Somewhere along the line, Elvis Costello became a respected figure.
This certainly wasn’t the case back in 1977, when the spectacled neo-punk burst onto the American music scene with an album that boldly declared “Elvis is King” just months after the death of another famous Elvis.
But witness the company he keeps in 1989. Paul McCartney, Jim Keltner, Chrissie Hynde and Roger McGuinn to name a few.
It’s no surprise then, that Costello’s new album Spike is a rich and varied piece of work with arrangements and influences that Talking Heads would envy.
Elvis’ first set of new material in three years finds him without his long-time backers, the Attractions. Instead, Spike features such diverse instruments as the Bouzouki, Magic Table and even an Olds Hubcap to flesh out some strong melodies.
With the release of King Of America three years ago, Elvis re-dubbed himself Declan MacManus, his given name. In an interview he touted as his last ever, he proceeded to ‘come clean’ by burying his previous outings, not praising them. This new found honesty rang somewhat false, as he adopted another identity six months later for the Blood and Chocolate project. Musically, the new disc is more of a successor to King of America, but on nearly half of the 15 songs (14 for you dinosaurs who buy albums), MacManus draws inspiration from his Irish ancestry, proving that he may just mean it after all.
Despite the apparent softening of this revolutionary Elvis by his marriage to ex-Pogue Cait O’Riordan, the customary Elvis bile reigns on “This Town”. While McGuinn, McCartney and Costello lay down a psychedelic backdrop, Elvis sends up what passes for entertainment these days, concluding that “You’re nobody ‘til everybody in this town thinks you’re a bastard.”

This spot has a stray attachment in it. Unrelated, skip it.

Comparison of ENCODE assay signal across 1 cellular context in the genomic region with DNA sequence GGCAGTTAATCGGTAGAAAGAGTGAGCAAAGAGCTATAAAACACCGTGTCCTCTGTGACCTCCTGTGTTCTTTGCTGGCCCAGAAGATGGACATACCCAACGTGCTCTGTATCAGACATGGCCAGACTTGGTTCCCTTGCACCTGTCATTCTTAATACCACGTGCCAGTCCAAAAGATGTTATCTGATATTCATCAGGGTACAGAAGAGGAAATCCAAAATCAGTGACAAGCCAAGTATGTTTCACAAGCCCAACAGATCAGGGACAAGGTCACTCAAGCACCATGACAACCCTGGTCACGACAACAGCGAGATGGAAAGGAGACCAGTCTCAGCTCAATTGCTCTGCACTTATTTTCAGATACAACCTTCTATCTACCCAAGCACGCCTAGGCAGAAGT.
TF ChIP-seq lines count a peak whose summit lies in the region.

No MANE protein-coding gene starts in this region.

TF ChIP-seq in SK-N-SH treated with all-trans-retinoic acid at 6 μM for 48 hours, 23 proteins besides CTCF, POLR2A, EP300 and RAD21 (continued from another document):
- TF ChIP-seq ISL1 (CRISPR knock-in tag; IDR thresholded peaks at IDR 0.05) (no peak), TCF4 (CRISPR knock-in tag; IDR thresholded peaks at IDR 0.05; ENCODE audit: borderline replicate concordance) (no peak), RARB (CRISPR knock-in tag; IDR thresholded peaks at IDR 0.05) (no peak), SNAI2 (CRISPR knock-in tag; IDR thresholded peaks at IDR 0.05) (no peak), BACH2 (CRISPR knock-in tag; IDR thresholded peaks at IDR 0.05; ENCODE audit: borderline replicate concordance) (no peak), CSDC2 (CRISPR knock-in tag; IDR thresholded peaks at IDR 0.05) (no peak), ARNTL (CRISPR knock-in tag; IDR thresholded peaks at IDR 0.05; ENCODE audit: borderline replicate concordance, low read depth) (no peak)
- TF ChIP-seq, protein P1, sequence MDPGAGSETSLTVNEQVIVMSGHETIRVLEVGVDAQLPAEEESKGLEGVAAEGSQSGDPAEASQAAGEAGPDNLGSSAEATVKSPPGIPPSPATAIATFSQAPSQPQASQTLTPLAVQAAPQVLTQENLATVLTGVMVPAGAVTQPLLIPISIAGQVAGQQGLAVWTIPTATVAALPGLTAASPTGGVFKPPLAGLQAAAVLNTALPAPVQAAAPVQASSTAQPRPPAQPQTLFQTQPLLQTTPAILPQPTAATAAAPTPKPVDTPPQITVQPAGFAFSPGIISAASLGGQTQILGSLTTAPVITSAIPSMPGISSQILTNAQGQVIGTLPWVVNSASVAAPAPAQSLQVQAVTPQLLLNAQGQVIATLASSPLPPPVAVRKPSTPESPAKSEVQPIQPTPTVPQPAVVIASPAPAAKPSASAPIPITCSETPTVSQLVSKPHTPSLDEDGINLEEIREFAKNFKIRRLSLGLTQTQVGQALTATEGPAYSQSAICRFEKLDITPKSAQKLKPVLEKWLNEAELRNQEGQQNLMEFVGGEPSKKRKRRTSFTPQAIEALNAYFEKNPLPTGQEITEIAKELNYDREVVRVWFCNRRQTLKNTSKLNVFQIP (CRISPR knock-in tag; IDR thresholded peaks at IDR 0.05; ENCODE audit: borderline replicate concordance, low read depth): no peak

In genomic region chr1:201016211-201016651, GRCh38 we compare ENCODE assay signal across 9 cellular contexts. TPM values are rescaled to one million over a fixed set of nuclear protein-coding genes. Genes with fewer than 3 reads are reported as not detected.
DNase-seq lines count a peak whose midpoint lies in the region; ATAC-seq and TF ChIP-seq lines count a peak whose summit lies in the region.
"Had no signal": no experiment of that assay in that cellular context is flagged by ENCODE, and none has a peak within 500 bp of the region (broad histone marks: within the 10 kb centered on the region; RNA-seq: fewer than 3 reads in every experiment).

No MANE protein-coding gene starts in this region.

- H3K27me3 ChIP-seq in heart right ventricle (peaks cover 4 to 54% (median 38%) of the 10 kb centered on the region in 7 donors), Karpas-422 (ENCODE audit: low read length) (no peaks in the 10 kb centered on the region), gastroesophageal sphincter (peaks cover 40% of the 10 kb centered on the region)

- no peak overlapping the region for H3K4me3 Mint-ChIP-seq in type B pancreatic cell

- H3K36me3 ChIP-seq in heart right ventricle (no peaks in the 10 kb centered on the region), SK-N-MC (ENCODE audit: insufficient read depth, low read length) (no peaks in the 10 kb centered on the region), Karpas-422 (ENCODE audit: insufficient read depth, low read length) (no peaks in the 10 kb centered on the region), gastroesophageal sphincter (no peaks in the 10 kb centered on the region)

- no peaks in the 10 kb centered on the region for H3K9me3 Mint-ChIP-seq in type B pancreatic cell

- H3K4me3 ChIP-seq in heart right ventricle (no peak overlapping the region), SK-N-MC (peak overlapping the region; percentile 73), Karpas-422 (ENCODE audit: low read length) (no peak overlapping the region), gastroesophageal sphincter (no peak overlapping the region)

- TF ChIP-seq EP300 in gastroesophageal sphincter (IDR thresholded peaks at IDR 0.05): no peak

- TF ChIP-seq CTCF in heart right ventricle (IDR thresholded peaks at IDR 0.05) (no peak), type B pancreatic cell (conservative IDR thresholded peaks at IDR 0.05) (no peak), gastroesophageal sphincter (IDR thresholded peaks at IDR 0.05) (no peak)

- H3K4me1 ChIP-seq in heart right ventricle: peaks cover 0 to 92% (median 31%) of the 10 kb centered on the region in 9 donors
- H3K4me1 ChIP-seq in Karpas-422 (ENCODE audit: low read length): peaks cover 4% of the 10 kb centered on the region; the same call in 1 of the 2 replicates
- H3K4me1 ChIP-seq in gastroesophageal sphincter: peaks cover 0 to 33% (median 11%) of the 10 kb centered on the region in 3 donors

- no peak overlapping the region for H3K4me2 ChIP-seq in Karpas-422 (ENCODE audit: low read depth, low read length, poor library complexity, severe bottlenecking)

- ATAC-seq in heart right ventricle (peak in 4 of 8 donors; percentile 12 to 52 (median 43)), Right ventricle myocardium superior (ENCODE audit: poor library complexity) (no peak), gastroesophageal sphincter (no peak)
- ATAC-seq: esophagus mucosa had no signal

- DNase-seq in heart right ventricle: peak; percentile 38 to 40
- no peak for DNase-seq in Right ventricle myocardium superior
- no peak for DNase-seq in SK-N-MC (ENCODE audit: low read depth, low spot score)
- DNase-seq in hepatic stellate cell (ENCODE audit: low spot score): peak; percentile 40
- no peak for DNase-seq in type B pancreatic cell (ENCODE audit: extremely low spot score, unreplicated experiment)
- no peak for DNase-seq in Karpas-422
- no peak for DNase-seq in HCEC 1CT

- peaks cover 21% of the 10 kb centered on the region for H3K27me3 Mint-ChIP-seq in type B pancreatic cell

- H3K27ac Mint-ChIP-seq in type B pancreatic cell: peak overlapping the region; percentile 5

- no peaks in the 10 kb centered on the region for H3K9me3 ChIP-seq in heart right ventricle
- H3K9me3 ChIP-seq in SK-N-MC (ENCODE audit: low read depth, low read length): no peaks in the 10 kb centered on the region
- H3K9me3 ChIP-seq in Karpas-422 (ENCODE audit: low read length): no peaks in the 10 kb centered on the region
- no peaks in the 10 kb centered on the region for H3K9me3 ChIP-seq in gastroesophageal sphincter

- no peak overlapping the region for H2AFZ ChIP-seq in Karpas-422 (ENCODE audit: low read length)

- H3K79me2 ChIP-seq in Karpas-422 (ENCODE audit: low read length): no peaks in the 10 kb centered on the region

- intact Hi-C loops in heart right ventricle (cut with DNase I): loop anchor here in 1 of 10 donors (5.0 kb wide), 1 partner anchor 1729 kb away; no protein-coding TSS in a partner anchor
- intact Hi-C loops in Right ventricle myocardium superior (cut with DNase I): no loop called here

But “This Town” is nothing compared to “Tramp the Dirt Down” in which Elvis sticks it to Margaret Thatcher while Uileann pipes, Irish fiddle and acoustic guitar bathe his tortured vocals. The song’s title reflects what the narrator hopes to do on the day they bury the British Prime Minister (in case anyone was wondering). Morrissey has been trying to write this song for the past six years.
On some songs, Elvis waxes downright soulful. “Deep Dark Truthful Mirror” sounds like something Van Morrison could have recorded when he was working with his horn sections. The Dirty Dozen Brass are prominently featured here and on their jazzy instrumental “Stalin Malone”. And “Baby Plays Around” co-written by Elvis and his wife, is a straight-faced song of love and regret that wouldn’t have sounded out of place on his country album Almost Blue or on an album by Elvis’ hero and the album’s namesake, Spike Jones.
The other notable collaborations on Spike are with Paul McCartney. The first single, “Veronica” is a depressing song with a happy melody crafted by the pair. Elvis’ new label is probably hoping for a success here similar to “Alison” his first single for Columbia, but the subject of the song is an old woman going senile, not a young party girl who got married.
More importantly, Costello and McCartney defray each other’s weaknesses. “Veronica”’s melody is extremely catchy, and the rowdiness of “Pads, Paws and Claws” bodes well for McCartney’s next album.
The songs on Spike don’t really hang together as a cohesive unit, but that’s to be expected after two year and four recording studios. More discouraging is the proliferation of annoying lyrical obscurities and the lack of the vile jokes that once made Elvis’ lyric sheets such an adventure. At least his anti-capital punishment and trash TV statements “Let Him Dangle” and “Satellite” have some humorous images to lighten the message.
Despite the watering down, it’s good to have Elvis back. What other artist could pen a tune called “God’s Comic” and show us the big man upstairs in a red clown nose listening to Andrew Lloyd Weber singing “I’ve been wading through all this unbelievable junk. I should have left the world to the monkeys”?